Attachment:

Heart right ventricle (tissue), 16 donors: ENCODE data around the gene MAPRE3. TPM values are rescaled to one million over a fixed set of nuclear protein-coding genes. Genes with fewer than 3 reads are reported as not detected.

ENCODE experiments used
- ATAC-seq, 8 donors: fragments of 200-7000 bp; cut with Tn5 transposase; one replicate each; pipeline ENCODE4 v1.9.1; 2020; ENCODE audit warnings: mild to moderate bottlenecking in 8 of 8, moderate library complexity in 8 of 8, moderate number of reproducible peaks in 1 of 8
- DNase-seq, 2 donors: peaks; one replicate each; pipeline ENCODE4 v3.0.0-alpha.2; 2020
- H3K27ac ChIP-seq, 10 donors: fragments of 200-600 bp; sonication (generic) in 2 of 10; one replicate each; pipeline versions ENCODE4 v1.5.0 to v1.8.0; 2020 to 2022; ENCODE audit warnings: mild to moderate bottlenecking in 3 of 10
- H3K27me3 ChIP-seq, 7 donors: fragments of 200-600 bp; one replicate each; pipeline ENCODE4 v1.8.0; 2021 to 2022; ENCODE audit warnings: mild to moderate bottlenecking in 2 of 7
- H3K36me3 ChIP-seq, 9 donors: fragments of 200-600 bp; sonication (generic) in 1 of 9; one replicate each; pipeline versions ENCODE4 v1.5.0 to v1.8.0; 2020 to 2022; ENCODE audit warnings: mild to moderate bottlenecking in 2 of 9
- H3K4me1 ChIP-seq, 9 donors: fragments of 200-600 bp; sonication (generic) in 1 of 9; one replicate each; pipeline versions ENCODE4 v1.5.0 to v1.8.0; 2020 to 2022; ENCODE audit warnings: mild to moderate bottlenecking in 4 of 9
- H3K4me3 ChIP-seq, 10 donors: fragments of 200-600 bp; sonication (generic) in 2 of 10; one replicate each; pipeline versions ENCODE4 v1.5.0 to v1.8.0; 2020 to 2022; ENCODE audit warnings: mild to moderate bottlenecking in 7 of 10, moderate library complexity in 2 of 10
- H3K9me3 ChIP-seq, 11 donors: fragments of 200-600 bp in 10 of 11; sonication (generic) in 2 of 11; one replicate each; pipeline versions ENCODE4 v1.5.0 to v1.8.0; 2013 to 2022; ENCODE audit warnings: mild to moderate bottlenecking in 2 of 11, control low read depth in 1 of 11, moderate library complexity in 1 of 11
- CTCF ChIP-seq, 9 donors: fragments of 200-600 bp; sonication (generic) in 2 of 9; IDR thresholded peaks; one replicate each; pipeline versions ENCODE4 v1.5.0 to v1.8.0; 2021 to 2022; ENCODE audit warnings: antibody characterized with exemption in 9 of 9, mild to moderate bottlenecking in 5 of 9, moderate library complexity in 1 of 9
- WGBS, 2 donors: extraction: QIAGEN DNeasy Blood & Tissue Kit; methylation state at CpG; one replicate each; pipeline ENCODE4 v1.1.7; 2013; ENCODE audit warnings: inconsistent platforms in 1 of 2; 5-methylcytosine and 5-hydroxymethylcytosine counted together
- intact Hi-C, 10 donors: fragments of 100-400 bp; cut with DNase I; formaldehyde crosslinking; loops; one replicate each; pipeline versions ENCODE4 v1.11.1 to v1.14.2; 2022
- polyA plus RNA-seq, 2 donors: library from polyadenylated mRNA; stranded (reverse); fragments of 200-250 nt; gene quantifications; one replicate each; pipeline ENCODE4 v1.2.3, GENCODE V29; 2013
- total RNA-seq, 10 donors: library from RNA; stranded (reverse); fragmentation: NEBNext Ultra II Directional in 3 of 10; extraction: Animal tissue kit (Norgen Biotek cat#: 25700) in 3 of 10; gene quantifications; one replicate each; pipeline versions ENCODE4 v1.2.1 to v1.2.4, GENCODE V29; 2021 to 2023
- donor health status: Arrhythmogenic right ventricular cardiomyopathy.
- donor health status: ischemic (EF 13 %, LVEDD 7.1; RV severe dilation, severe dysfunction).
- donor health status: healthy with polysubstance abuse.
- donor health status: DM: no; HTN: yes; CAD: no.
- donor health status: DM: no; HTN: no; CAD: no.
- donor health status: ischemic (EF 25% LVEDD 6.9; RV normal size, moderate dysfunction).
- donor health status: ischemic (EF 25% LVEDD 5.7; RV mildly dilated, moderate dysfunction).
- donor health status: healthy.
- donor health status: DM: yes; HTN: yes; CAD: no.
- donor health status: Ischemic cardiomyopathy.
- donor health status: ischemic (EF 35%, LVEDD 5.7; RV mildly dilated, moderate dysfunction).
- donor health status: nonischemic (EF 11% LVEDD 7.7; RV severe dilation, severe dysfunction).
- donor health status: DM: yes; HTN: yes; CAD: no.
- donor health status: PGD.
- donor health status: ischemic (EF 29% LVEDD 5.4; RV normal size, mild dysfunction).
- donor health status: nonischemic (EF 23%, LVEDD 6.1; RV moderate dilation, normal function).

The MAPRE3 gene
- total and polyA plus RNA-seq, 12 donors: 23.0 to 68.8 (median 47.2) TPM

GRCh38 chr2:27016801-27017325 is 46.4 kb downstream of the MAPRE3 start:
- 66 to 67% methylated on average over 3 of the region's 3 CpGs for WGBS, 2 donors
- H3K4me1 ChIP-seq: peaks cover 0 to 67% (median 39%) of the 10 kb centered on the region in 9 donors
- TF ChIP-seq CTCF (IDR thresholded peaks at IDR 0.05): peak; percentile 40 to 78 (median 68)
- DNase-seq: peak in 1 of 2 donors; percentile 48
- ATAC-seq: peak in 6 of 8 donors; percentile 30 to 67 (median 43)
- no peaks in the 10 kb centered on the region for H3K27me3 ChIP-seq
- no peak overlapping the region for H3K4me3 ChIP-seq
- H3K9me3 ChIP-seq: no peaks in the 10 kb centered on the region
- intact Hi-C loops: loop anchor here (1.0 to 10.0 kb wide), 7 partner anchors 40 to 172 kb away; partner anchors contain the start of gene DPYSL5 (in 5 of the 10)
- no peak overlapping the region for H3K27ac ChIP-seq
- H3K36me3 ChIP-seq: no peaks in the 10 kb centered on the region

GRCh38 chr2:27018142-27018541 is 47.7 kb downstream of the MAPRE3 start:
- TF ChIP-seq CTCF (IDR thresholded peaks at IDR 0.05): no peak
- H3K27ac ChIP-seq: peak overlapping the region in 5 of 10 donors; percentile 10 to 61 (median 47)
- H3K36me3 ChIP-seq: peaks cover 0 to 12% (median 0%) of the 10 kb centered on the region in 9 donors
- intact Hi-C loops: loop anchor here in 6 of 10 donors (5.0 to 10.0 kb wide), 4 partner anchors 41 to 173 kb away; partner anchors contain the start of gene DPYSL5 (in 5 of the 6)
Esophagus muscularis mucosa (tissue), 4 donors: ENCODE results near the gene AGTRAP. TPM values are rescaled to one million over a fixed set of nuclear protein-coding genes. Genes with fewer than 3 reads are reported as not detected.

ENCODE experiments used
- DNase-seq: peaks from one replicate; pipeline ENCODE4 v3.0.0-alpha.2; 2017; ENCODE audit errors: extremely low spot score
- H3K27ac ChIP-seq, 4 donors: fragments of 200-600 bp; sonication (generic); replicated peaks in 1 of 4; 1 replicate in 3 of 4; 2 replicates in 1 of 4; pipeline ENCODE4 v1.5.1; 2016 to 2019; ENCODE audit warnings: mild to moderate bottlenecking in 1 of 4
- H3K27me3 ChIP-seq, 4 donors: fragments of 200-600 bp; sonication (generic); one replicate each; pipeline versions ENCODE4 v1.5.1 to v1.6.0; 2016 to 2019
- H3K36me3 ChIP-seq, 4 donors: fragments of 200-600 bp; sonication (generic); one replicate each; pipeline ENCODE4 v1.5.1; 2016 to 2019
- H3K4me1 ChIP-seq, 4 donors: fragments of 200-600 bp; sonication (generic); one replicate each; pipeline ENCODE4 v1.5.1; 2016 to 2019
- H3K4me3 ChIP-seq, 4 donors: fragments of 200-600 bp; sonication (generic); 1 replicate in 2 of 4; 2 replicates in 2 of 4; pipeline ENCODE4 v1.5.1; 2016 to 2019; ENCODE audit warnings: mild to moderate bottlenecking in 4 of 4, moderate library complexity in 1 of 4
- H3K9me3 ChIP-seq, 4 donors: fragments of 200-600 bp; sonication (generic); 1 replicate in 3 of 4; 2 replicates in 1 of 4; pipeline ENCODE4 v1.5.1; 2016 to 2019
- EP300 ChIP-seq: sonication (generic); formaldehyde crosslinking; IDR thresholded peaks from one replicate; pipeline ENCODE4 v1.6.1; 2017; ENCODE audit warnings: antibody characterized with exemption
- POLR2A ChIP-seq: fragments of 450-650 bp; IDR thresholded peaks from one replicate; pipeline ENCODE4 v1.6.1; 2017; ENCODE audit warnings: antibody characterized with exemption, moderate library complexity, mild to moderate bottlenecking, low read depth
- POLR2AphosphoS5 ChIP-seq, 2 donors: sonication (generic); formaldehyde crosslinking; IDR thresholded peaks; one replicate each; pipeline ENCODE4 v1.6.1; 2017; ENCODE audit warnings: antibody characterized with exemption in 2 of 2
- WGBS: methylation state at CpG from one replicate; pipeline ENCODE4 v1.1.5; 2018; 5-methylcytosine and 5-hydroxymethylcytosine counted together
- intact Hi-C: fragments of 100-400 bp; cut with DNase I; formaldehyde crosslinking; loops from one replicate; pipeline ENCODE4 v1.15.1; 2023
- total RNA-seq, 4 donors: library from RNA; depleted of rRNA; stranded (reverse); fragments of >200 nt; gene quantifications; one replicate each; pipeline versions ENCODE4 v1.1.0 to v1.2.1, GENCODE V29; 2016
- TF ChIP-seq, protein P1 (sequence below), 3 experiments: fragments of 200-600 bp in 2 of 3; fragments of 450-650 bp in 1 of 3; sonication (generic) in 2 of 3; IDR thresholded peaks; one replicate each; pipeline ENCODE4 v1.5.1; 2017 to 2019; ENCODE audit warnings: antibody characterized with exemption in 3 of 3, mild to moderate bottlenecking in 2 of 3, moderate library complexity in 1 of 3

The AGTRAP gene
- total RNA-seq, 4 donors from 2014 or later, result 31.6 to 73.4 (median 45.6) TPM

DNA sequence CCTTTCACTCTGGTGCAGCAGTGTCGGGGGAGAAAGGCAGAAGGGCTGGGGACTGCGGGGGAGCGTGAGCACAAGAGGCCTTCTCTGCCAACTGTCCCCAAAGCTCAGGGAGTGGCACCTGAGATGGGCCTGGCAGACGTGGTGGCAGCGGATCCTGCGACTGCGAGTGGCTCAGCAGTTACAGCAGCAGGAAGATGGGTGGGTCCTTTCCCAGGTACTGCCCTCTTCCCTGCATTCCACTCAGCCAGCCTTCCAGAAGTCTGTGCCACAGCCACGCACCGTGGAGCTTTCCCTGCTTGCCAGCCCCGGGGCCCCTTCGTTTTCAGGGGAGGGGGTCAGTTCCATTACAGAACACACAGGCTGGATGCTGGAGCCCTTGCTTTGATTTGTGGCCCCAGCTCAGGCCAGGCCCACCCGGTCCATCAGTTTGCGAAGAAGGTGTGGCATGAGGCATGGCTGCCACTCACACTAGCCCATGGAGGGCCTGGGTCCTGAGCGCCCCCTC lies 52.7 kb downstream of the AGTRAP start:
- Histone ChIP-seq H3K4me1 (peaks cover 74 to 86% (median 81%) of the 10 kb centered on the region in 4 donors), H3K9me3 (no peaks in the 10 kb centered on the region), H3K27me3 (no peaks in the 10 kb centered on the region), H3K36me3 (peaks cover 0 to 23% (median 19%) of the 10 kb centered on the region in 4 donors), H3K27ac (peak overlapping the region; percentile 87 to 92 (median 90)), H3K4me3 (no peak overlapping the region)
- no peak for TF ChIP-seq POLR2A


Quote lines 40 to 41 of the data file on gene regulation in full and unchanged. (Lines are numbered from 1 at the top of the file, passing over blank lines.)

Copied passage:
- no peaks in the 10 kb centered on the region for H3K27me3 ChIP-seq
- no peak overlapping the region for H3K4me3 ChIP-seq